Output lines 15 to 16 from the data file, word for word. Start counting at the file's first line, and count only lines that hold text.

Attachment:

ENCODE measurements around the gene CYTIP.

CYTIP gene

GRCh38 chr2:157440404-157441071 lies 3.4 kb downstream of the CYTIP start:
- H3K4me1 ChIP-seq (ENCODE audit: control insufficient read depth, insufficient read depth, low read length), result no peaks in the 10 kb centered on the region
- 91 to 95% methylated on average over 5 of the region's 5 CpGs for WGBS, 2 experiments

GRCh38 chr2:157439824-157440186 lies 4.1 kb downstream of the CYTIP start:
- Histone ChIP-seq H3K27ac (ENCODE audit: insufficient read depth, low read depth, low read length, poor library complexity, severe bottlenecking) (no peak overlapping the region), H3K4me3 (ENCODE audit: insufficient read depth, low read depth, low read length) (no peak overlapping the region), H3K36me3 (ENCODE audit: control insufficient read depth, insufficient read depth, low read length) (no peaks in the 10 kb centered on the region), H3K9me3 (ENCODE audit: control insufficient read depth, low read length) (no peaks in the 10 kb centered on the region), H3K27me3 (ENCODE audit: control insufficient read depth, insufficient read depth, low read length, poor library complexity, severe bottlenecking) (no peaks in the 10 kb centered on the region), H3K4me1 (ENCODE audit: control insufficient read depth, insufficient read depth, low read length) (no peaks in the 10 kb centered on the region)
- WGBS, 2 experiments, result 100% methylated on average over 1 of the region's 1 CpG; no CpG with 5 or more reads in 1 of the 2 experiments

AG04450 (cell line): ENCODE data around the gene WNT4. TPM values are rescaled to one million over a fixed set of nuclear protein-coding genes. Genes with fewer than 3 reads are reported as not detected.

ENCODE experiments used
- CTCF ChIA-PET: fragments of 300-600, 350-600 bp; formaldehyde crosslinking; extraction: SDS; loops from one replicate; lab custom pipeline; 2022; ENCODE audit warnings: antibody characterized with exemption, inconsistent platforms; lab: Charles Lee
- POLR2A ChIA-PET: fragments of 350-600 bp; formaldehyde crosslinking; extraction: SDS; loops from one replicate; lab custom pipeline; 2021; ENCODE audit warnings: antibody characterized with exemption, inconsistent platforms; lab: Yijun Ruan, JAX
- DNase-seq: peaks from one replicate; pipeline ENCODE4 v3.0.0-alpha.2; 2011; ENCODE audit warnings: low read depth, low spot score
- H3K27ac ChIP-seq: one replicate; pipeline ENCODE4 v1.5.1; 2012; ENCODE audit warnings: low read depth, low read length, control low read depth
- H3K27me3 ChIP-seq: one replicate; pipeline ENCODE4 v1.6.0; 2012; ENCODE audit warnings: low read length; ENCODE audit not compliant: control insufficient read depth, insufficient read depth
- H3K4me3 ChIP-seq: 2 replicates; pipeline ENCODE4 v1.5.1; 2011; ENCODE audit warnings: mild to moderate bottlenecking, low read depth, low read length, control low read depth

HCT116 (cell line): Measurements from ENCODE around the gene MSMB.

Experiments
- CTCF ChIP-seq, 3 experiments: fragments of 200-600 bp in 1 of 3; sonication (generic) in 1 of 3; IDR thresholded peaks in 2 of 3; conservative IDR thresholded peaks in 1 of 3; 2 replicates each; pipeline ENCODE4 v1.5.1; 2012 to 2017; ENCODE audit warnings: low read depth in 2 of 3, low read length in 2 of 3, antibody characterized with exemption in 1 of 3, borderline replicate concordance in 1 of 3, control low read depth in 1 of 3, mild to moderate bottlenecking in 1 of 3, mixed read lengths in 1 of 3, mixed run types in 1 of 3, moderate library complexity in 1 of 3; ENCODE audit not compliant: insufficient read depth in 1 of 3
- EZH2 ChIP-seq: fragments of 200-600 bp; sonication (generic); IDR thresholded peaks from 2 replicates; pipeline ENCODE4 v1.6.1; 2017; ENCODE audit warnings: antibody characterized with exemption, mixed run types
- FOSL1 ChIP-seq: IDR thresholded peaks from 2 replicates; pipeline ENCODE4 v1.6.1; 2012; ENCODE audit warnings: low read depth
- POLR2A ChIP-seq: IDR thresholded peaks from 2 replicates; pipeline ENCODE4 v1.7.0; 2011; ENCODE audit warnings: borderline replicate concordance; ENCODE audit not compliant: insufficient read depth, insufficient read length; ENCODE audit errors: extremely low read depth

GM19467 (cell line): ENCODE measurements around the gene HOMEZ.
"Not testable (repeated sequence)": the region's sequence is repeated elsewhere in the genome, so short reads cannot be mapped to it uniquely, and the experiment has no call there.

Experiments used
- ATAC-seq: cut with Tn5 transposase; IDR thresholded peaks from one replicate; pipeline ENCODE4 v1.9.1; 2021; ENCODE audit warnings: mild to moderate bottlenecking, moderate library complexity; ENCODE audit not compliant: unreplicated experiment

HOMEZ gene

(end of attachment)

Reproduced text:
- H3K27me3 ChIP-seq: one replicate; pipeline ENCODE4 v1.6.0; 2012; ENCODE audit warnings: low read length; ENCODE audit not compliant: control insufficient read depth, insufficient read depth
- H3K4me3 ChIP-seq: 2 replicates; pipeline ENCODE4 v1.5.1; 2011; ENCODE audit warnings: mild to moderate bottlenecking, low read depth, low read length, control low read depth